The lower helm station is also a skipper’s dream. It’s extremely well laid out and features comprehensive instrumentation. But there is another side to this helm position that’s not quite as obvious. Unlike many similar boats the Sealine T47 keeps an extremely level attitude when running, even in a big sea. Yes, you can safely drive her from inside the cabin and still see over the bow. Isn’t that better than freezing your butt off on the flybridge, while the others enjoy “hot toddies” below. But if we were in the Whitsundays the flybridge is the place to be.
For the skipper there is dual adjustable seating, paired easy to view gauges, clear instrumentation and most importantly a comfortable driving position. There’s also an L-shaped navigator’s lounge with a nifty six glass, one bottle drink holder tray on top of the wetbar. For those wanting to soak up a few rays, there’s a large sunpad, with fold-up backrests, to sprawl out on behind the helm seat. At the rear of the flybridge is a targa arch, which supports the radar dome, antennae and navigation lights. Out on the deck, the Sealine attention to detail we spoke of earlier is clearly evident.
How many times have you ever wondered where you were going to store all the gear that just seems to keep multiplying every time you take your boat out ? Well, the Sealine T47 has that covered. There’s dedicated storage for lifejackets, canopies and cockpit cushions in the overhead lockers moulded into the flybridge sole.
Extra gear can be stowed in the spare lockers on the flybridge, under the cockpit seats, below the rear swim platform and in a locker on the foredeck. And speaking of the swim platform, it also has folding transom chocks designed to support a small tender. When not in use these chocks fold back into the swim platform locker. Out of sight, out of mind. While at the transom, we should also mention the test boat was fitted with an optional hydraulic passerelle (gang plank) with dinghy lift. This helps makes boarding from a marina, or lifting a tender into position, a breeze.
Another point scorer for this boat is the height of the bow rail and the width of the walkways down each side of the main cabin. Although these aren’t overly wide they do have deep toe rails. Even in a big sea, with the help of grab rails along the sides of the flybridge, the crew can safely negotiate the trip to the bow. Like all the decking on this dreamboat, these walkways and the foredeck are all hand-laid teak. They are functional, easily maintained and look superb. The boat also features eight oversized stainless steel cleats, a bow fairlead and a big self-draining chain locker with fender storage. Again, attention to detail.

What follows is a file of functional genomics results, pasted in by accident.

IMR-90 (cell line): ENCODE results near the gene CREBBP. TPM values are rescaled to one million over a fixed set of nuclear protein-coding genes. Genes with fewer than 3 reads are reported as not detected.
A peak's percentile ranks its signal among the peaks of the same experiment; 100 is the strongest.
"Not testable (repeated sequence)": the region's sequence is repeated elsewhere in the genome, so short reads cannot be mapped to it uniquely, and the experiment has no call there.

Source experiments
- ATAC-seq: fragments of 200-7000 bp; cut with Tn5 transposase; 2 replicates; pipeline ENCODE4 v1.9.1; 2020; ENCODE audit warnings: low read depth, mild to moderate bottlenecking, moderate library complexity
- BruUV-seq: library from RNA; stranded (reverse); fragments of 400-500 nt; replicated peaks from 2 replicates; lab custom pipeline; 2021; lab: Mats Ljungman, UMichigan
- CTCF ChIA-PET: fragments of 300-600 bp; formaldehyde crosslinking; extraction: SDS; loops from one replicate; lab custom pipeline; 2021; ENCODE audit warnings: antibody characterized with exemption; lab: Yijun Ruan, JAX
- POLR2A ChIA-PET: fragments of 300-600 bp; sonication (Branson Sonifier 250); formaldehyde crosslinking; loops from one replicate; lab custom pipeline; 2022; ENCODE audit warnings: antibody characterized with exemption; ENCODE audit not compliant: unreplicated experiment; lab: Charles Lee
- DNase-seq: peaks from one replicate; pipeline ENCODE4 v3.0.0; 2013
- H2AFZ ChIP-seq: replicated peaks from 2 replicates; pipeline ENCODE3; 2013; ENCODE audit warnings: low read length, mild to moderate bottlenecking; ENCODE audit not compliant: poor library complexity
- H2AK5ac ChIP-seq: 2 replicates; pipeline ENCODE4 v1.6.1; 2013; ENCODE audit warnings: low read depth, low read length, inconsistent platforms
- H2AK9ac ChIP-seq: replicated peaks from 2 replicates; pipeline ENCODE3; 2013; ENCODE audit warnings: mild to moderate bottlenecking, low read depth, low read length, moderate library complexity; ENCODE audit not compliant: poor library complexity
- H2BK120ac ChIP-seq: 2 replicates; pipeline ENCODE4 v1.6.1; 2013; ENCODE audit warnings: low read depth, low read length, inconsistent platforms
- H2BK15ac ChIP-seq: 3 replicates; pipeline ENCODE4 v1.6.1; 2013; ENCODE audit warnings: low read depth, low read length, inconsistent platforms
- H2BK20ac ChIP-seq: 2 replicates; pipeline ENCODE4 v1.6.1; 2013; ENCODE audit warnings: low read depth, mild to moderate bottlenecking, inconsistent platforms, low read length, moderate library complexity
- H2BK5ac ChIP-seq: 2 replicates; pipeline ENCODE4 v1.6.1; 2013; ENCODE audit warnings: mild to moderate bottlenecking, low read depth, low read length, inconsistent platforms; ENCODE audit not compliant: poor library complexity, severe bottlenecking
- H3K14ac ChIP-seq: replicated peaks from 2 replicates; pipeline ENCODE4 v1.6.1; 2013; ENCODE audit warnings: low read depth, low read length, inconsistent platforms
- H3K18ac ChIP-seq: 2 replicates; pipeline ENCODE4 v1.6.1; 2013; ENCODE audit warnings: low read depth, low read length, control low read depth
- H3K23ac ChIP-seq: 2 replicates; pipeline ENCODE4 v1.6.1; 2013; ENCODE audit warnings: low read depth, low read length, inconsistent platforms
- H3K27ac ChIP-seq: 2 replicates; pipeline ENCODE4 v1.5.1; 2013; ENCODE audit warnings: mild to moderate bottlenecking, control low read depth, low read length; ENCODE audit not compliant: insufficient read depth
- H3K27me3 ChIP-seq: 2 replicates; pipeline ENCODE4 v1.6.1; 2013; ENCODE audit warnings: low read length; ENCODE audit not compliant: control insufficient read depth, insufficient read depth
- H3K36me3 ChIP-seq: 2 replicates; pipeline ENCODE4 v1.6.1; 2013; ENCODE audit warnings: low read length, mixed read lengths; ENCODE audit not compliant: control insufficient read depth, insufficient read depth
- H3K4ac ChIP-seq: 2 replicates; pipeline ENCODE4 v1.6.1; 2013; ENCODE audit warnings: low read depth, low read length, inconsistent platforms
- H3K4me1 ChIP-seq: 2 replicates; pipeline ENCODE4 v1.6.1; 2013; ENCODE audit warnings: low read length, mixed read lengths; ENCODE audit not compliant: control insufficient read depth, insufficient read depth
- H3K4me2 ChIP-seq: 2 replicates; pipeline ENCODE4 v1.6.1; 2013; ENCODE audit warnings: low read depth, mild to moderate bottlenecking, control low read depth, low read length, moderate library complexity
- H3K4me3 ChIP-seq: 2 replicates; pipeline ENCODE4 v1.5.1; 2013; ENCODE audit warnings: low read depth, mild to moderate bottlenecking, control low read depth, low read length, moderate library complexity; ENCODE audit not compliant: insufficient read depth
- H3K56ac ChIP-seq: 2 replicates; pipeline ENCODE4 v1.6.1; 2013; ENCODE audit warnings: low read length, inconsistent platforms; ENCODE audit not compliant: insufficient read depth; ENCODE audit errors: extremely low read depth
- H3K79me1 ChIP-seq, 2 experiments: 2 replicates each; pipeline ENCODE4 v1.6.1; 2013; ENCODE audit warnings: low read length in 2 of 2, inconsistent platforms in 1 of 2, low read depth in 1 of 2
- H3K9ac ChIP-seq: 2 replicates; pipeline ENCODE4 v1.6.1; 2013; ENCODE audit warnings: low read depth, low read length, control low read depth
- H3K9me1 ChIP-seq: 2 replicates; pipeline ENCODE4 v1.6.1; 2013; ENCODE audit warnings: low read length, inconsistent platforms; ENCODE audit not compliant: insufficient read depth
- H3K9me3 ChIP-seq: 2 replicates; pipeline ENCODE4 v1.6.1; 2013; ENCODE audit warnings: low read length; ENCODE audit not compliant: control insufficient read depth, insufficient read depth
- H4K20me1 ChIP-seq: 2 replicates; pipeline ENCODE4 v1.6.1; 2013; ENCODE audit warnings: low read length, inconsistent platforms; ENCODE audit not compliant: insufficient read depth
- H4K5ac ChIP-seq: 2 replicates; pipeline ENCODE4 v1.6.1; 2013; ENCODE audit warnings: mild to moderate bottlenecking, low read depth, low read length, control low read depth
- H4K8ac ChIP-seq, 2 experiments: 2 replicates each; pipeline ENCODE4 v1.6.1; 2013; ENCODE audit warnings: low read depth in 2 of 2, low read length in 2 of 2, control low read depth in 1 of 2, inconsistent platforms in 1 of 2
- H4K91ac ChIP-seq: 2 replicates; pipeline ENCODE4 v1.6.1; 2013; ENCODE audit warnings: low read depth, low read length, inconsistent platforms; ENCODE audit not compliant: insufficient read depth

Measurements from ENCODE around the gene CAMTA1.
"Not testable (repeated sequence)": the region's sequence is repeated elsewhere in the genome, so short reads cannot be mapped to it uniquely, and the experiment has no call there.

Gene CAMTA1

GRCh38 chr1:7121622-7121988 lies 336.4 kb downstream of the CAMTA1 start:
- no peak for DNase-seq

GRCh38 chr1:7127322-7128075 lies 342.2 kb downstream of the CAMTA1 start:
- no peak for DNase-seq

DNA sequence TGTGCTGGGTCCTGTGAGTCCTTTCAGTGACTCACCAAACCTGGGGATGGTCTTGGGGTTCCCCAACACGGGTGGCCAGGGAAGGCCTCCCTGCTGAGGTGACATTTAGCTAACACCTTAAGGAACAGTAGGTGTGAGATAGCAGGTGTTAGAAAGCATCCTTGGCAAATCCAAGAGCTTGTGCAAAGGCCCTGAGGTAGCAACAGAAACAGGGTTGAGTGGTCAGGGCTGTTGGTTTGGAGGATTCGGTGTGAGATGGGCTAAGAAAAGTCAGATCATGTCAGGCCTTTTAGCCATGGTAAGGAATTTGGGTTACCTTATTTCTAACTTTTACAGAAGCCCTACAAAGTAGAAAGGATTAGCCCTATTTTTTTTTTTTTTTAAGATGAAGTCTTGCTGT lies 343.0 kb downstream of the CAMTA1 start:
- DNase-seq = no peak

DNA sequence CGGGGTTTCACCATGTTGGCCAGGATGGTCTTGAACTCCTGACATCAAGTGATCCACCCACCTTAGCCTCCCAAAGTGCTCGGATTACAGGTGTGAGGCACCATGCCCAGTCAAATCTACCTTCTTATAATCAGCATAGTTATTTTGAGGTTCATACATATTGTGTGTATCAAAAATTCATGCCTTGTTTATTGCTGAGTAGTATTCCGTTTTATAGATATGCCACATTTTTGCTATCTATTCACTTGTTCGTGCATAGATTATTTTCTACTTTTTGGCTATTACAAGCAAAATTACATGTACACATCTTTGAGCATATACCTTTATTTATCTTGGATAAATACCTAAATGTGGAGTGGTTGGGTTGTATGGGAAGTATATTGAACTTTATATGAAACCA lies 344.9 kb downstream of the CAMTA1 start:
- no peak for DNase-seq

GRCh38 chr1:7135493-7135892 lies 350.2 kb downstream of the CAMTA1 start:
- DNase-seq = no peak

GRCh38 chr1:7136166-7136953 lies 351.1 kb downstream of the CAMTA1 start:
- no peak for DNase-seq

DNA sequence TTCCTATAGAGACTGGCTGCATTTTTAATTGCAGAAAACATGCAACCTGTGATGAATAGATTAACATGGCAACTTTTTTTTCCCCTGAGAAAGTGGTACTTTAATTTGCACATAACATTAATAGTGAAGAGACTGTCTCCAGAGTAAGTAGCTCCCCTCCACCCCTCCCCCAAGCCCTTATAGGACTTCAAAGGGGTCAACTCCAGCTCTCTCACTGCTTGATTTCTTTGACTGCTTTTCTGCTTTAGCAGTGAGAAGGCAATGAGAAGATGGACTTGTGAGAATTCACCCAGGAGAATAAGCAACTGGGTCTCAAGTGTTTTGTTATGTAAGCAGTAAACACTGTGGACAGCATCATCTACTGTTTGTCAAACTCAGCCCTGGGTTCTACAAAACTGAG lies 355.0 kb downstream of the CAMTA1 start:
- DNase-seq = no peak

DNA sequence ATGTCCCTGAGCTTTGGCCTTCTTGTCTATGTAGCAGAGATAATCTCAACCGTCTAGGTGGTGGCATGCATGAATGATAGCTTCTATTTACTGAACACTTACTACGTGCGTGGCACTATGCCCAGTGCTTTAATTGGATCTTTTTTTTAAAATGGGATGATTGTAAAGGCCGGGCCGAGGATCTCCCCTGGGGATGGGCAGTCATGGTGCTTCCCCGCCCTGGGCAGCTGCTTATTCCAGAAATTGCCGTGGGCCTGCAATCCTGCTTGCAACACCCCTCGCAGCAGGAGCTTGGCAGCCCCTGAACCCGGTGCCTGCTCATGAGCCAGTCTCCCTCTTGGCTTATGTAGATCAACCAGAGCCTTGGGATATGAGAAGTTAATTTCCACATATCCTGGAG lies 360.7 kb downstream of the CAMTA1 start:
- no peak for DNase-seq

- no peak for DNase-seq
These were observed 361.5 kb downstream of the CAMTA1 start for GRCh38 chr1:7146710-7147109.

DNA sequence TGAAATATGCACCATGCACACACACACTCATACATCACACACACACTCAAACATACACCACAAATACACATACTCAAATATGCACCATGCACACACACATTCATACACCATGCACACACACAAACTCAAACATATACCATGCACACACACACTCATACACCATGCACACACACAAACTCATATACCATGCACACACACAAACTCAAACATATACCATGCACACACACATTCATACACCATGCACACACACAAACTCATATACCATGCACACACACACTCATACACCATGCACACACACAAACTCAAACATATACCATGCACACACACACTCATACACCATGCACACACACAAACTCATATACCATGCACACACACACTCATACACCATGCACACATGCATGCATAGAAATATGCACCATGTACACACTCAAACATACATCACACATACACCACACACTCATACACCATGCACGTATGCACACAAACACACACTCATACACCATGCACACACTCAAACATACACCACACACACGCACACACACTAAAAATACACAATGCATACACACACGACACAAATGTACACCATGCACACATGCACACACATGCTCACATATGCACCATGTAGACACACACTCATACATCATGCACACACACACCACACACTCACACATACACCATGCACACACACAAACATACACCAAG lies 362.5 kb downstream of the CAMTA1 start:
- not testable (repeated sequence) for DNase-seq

What does the team think of the T47 ? Well, the reason this Sealine draws admiring glances every where she goes is simple, it a darn fine looking boat both inside and out. The quality of fixtures, fittings and fabrics used in her fit-out are second to none, while the craftsmanship employed during every facet of the boat’s construction is clearly evident. Everywhere Sealine’s attention to detail shines through. Full-length rubber door strips instead of anti-rattle pads, strong magnetic door catches, so cupboard doors won’t fly open in a big sea, three electric saloon windows for ventilation, anti-slip rubber strips on the steps, the list goes on and on. Not surprisingly, it’s these little things that make one boat stand out in the crowd.
What does she cost ? Only $1,200,000, which isn’t much when you say it quickly. But you have to remember when you buy one of these boats you’re getting a floating mansion for the money. And you show me where else you can get a luxury Sydney waterside mansion with majestic views of the harbour for $1,200,000. Normally there’d at least be another naught on the end.
Story & Photos by Ian Macrae